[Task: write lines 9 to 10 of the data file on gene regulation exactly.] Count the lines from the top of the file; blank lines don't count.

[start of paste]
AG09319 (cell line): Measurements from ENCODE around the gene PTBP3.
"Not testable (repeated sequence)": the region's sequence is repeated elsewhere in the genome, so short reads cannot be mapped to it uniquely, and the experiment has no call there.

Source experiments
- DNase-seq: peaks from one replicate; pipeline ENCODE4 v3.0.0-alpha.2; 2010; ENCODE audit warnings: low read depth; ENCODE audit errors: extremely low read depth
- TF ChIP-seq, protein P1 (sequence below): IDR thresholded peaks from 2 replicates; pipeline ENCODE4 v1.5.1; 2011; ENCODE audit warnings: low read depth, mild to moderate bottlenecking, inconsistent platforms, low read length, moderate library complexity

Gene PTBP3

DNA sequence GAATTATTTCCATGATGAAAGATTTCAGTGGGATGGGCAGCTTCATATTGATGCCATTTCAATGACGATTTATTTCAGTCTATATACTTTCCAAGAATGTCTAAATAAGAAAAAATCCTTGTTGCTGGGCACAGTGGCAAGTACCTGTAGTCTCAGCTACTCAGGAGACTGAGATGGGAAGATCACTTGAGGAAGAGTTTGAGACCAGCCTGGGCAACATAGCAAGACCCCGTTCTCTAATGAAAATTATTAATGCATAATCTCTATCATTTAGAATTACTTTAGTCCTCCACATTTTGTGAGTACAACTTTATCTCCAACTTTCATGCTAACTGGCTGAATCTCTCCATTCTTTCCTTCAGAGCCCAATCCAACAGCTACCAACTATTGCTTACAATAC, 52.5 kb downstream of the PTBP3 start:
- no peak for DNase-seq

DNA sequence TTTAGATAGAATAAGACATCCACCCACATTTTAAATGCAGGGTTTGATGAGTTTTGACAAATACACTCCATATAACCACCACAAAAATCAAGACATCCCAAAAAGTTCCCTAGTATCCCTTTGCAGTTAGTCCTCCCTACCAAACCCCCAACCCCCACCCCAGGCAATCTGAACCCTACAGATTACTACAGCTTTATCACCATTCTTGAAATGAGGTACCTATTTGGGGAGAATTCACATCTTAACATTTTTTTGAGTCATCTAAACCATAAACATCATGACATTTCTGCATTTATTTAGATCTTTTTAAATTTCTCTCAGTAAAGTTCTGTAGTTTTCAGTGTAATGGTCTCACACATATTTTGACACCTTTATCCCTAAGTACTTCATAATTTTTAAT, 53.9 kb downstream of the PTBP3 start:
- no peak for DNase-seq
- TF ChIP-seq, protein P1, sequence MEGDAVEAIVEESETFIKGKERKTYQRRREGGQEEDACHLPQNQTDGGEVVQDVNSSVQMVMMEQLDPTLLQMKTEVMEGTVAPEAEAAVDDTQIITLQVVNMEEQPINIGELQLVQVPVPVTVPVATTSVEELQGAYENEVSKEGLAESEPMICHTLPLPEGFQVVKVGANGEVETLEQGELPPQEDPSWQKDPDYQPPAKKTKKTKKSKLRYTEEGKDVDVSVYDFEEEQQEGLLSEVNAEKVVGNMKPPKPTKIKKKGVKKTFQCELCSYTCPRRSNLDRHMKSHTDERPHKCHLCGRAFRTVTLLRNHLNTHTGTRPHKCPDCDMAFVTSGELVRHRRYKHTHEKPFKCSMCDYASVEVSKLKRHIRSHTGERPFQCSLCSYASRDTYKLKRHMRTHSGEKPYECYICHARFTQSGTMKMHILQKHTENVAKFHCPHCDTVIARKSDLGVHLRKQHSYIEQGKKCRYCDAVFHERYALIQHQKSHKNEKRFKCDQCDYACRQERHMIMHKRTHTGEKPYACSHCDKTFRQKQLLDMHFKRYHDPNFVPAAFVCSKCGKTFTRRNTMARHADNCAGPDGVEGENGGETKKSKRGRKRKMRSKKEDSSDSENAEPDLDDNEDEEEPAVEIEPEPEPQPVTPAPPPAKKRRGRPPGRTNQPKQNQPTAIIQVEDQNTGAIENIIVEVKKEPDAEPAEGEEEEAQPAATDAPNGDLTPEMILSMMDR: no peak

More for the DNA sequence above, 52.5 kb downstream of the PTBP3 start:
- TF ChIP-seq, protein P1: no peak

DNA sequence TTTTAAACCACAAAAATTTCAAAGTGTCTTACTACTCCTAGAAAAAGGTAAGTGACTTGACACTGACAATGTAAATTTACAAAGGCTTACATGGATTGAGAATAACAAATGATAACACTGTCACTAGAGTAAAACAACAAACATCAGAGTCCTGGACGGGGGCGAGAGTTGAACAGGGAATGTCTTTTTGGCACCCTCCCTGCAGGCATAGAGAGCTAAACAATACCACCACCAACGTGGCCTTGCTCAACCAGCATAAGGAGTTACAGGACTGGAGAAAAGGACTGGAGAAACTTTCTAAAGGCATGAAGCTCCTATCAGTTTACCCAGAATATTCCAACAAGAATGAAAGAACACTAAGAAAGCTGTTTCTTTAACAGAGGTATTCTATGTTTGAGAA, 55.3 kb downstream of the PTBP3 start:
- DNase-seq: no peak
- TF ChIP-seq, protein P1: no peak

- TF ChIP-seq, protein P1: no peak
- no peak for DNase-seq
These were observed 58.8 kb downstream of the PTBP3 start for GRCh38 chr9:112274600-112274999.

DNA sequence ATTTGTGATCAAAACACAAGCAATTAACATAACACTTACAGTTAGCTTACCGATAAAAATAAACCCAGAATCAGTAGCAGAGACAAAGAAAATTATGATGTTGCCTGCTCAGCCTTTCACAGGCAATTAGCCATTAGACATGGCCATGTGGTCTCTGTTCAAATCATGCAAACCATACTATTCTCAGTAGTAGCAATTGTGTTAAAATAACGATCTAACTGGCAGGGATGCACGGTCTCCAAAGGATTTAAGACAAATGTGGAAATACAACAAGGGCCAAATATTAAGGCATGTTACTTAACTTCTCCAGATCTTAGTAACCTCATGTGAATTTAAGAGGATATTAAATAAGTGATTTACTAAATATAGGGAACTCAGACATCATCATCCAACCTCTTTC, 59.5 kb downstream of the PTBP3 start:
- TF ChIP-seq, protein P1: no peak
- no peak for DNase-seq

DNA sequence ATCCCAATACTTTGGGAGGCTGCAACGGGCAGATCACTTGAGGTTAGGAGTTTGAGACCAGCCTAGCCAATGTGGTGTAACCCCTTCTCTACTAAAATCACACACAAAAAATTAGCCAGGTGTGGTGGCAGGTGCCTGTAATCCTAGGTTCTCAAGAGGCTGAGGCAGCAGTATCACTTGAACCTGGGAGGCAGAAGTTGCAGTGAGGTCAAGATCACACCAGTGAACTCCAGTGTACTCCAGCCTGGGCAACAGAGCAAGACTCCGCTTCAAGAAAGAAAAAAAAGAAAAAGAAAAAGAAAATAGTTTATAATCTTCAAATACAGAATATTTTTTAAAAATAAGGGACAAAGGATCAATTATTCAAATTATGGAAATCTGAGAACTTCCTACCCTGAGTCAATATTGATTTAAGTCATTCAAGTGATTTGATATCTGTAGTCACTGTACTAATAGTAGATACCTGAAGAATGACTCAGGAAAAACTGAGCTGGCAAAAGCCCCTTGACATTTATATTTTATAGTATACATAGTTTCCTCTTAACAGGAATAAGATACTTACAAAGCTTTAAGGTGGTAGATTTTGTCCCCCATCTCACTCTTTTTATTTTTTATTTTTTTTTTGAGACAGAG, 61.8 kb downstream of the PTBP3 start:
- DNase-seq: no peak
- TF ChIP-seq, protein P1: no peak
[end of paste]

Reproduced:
DNA sequence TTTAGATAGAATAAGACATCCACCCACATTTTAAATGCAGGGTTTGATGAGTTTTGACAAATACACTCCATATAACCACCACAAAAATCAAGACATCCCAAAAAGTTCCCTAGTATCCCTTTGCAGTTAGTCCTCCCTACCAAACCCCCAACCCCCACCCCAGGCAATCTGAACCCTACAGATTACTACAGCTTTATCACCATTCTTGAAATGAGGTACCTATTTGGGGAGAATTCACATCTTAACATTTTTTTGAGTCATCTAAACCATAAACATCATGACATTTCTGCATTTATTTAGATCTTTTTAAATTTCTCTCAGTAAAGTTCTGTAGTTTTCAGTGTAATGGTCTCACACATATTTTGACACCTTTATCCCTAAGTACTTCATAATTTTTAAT, 53.9 kb downstream of the PTBP3 start:
- no peak for DNase-seq